A founder's mindset is critical to effective Product Management, says Uber's Vinay Ramani.
In Summary: The latest episode in Mike Fishbein's excellent podcast series.
Vinay is Head of Global Growth at Uber but has over 15 years experience as a Product Manager building products and teams in new markets.
In this insightful discussion, Vinay discusses how companies decide when to expand into international markets, how product leaders approach team building and why culture is critical to international growth.
Prioritise customer value, says ProductPlan's Jim Semick.
In Summary: Why do so many companies and startups struggle to release winning products? One of the main reasons is the proliferation of tools and knowledge for making products, meaning more competitors and ever-greater expectations from customers.
None of these undermine the fundamental Product Management principle that you win by delivering value to your customers. Jim examines a number of key ideas that can help Product Managers focus on delivering greater customer value over the next year.
One is to make cloud-based software products modular, another is to think about your product not as a stand-alone tool but as part of a larger solution. Salesforce, for example, offers a scaled-down platform at a price point small businesses can afford alongside its enterprise-level solution designed for large corporations.
Automating as much of your customers' work as possible is always beneficial as is leveraging your data on their behalf. Why not take your anonymised data and create aggregate industry data reports that you can publish in media outlets that your users will read?
As long as you prioritise customer value in 2017, your products - and you - will be successful.
Don't leave without asking these, says Cliff Gilley (aka The CleverPM).
In Summary: There are several very specific questions that Product Management candidates should pose to potential employers.
The most important is establishing the company’s view of what Product Management is, and comparing it to your own. Knowing the size, shape and organisational structure of the team is the next step toward understanding the role. If you’re going to be reporting up through Marketing, the job is going to be very different from one that reports up through the CTO.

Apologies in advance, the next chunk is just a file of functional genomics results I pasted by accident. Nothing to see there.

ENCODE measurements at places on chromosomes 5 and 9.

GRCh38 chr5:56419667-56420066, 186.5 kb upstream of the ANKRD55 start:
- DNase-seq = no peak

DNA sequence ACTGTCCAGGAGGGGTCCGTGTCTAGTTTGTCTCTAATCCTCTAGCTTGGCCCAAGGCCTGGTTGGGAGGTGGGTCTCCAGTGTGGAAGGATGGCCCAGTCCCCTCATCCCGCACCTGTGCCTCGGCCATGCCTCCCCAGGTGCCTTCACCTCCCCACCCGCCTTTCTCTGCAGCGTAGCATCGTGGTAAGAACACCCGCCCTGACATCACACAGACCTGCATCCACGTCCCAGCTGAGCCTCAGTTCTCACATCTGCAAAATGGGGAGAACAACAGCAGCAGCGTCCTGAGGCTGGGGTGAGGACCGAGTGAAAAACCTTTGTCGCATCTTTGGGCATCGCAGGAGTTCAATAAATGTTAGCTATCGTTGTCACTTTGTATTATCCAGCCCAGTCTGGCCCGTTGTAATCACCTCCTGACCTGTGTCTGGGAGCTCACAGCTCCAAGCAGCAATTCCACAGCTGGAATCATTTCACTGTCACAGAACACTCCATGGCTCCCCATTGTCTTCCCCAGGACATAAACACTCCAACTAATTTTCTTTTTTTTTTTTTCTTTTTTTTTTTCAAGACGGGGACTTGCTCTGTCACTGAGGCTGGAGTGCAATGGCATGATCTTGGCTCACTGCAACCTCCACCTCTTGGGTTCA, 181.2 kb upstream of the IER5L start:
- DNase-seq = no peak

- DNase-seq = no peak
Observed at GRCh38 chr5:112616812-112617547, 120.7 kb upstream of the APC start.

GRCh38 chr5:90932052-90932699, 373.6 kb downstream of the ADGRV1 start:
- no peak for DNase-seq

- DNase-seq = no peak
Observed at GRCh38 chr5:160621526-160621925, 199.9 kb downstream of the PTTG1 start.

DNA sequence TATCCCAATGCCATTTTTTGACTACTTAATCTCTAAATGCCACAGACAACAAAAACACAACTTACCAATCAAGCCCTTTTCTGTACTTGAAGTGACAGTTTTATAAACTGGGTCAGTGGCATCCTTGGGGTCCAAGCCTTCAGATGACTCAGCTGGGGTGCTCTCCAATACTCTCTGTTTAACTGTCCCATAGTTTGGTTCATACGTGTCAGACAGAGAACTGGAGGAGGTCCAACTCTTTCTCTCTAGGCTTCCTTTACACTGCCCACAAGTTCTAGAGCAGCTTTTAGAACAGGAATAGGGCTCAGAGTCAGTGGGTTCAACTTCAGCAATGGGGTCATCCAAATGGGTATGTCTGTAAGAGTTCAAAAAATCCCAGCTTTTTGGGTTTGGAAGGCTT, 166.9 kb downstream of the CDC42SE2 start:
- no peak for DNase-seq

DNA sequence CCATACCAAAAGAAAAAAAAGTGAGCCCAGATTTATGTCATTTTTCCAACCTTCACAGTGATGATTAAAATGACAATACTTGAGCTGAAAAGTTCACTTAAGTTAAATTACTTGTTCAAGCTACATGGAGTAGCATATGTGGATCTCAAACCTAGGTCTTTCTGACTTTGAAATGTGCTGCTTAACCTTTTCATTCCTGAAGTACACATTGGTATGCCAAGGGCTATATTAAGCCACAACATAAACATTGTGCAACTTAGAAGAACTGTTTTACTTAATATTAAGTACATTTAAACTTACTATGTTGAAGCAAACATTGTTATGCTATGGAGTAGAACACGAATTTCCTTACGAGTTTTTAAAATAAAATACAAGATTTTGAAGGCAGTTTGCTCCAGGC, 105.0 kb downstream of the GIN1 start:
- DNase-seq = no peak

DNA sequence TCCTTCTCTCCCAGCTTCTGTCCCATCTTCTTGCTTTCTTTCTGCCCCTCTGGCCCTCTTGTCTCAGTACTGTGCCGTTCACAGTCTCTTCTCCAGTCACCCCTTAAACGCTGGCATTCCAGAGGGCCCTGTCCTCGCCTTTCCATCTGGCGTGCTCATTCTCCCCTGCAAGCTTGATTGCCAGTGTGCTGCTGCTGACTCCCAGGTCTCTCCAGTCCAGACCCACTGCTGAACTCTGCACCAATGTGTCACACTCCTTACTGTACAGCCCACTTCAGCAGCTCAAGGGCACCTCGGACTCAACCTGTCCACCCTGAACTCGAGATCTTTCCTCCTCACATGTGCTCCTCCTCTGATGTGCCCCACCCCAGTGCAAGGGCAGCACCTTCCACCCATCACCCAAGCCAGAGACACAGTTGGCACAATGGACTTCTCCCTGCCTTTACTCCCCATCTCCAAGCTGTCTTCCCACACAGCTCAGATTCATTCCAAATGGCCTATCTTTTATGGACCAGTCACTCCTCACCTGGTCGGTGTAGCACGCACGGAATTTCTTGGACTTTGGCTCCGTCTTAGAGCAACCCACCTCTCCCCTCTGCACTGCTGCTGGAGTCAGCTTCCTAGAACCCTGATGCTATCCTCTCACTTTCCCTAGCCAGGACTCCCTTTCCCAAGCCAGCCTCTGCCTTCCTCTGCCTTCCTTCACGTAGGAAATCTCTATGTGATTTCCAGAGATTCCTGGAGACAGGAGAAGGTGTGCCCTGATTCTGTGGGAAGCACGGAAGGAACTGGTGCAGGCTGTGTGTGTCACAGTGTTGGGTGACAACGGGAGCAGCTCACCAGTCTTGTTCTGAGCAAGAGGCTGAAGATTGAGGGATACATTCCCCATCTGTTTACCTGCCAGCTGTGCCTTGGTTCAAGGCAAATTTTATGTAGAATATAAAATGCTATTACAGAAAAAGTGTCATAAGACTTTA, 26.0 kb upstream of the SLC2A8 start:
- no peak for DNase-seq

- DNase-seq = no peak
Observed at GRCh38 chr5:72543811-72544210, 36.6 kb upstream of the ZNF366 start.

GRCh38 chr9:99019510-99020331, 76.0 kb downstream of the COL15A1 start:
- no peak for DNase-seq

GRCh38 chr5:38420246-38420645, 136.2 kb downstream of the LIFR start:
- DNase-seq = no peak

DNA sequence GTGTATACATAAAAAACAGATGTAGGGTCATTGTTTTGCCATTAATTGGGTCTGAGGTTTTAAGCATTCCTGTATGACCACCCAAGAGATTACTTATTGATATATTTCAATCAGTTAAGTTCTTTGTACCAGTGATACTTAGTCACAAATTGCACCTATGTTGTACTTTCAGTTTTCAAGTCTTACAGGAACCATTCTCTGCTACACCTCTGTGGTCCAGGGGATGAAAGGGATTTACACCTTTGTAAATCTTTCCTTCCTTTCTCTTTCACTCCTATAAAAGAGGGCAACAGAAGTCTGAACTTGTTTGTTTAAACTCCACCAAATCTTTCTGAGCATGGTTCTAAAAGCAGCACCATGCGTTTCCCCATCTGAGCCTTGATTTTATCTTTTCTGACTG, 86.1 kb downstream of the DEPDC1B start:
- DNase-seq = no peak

It’s very common to see the lines blur between project and Product Management. If you hear talk about running daily scrum meetings, doing detailed triage or focussing on specifications you might want to be careful.
There's a variety of levels of 'ownership' that Product Managers are endowed with, and it’s important to understand just how much freedom you’re going to have to make decisions before seriously pursuing any role.
The big themes from a big event, by Martin Eriksson.
In Summary: London's Mind the Product continues to go from strength to strength. This year's event was jam packed with the usual Product Management thought leaders, including Drift's David Cancel, Facebook's Simon Cross, Google's Elizabeth Churchill and (of course) Marty Cagan.
Many common themes emerged. The importance of storytelling, of listening to customers and building teams that work effectively resonated throughout.
The theme that stood out was ownership - of a problem, solution, story or process. Ownership enables good Product Managers to lead, via persuasion, creativity and professionalism, towards the outcome of a successful product.
The hard thing about Product monetisation.
In Summary: Monetisation is as important for Product Managers as the customer problem and the Job to be Done. You should worry about monetisation before building a product and shouldn't delegate ownership for this aspect of the service.
You can build a great product, even have a killer team, but commercial tactics will blow you up very quickly if you don't focus on them from the beginning.
Key considerations include deciding upfront if you're a B2B or a B2C product, ensuring your price is high enough to cover your costs and making sure customers can pay you the way they want to. Users in many emerging markets have neither bank account nor credit card and are suspicious of payments that automatically renew.